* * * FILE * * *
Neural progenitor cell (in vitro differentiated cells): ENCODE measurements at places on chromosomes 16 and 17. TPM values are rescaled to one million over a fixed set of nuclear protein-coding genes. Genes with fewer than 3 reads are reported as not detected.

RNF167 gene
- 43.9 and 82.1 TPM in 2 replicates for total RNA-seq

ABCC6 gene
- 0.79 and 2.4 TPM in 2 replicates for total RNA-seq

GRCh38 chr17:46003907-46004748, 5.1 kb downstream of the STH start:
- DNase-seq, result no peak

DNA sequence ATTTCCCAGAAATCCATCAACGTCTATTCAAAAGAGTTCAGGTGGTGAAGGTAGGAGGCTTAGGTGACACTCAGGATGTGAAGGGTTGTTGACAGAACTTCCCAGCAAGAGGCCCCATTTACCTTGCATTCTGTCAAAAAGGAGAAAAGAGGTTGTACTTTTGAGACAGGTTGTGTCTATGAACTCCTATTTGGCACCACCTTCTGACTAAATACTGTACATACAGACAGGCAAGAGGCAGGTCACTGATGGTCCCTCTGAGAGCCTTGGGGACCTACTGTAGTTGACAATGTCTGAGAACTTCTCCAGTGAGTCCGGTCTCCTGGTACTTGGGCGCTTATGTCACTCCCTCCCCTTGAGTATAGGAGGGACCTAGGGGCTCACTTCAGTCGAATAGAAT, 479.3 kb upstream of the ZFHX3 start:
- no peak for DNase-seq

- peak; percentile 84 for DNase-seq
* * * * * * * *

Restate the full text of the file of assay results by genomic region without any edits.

Neural progenitor cell (in vitro differentiated cells): ENCODE measurements at places on chromosomes 16 and 17. TPM values are rescaled to one million over a fixed set of nuclear protein-coding genes. Genes with fewer than 3 reads are reported as not detected.

RNF167 gene
- 43.9 and 82.1 TPM in 2 replicates for total RNA-seq

ABCC6 gene
- 0.79 and 2.4 TPM in 2 replicates for total RNA-seq

GRCh38 chr17:46003907-46004748, 5.1 kb downstream of the STH start:
- DNase-seq, result no peak

DNA sequence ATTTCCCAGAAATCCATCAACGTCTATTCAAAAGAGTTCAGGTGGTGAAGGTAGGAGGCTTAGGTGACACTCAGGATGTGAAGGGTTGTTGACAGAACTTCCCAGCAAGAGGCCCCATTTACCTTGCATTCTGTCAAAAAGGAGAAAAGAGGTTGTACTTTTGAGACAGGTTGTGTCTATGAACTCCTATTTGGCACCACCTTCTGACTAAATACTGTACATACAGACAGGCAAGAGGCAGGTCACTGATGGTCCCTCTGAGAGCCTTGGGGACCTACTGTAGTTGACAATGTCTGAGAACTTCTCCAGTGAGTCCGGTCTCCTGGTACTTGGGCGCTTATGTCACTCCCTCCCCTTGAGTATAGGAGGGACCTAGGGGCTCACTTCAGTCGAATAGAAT, 479.3 kb upstream of the ZFHX3 start:
- no peak for DNase-seq

- peak; percentile 84 for DNase-seq